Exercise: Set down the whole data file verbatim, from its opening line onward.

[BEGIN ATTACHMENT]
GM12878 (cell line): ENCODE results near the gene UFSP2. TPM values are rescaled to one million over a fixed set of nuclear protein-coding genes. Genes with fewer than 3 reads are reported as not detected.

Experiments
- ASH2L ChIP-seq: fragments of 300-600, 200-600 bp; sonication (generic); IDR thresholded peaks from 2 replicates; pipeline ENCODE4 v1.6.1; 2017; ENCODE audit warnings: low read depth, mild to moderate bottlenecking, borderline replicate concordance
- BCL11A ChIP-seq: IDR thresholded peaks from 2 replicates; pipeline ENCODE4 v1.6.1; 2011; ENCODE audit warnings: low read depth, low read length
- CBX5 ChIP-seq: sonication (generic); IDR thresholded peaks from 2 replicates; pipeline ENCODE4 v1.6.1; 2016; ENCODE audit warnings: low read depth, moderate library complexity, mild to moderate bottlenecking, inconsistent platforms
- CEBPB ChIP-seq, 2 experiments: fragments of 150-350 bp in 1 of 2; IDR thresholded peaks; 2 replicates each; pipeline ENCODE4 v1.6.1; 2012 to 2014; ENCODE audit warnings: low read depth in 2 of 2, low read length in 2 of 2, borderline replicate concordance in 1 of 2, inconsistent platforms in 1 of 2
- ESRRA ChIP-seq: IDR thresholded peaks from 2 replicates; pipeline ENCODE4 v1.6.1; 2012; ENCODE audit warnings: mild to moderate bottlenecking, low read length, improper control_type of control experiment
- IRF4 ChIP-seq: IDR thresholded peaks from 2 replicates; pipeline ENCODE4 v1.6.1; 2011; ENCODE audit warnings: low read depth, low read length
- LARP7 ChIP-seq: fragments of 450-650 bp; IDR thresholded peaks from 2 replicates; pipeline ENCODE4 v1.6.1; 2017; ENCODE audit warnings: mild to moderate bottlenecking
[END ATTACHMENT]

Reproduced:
GM12878 (cell line): ENCODE results near the gene UFSP2. TPM values are rescaled to one million over a fixed set of nuclear protein-coding genes. Genes with fewer than 3 reads are reported as not detected.

Experiments
- ASH2L ChIP-seq: fragments of 300-600, 200-600 bp; sonication (generic); IDR thresholded peaks from 2 replicates; pipeline ENCODE4 v1.6.1; 2017; ENCODE audit warnings: low read depth, mild to moderate bottlenecking, borderline replicate concordance
- BCL11A ChIP-seq: IDR thresholded peaks from 2 replicates; pipeline ENCODE4 v1.6.1; 2011; ENCODE audit warnings: low read depth, low read length
- CBX5 ChIP-seq: sonication (generic); IDR thresholded peaks from 2 replicates; pipeline ENCODE4 v1.6.1; 2016; ENCODE audit warnings: low read depth, moderate library complexity, mild to moderate bottlenecking, inconsistent platforms
- CEBPB ChIP-seq, 2 experiments: fragments of 150-350 bp in 1 of 2; IDR thresholded peaks; 2 replicates each; pipeline ENCODE4 v1.6.1; 2012 to 2014; ENCODE audit warnings: low read depth in 2 of 2, low read length in 2 of 2, borderline replicate concordance in 1 of 2, inconsistent platforms in 1 of 2
- ESRRA ChIP-seq: IDR thresholded peaks from 2 replicates; pipeline ENCODE4 v1.6.1; 2012; ENCODE audit warnings: mild to moderate bottlenecking, low read length, improper control_type of control experiment
- IRF4 ChIP-seq: IDR thresholded peaks from 2 replicates; pipeline ENCODE4 v1.6.1; 2011; ENCODE audit warnings: low read depth, low read length
- LARP7 ChIP-seq: fragments of 450-650 bp; IDR thresholded peaks from 2 replicates; pipeline ENCODE4 v1.6.1; 2017; ENCODE audit warnings: mild to moderate bottlenecking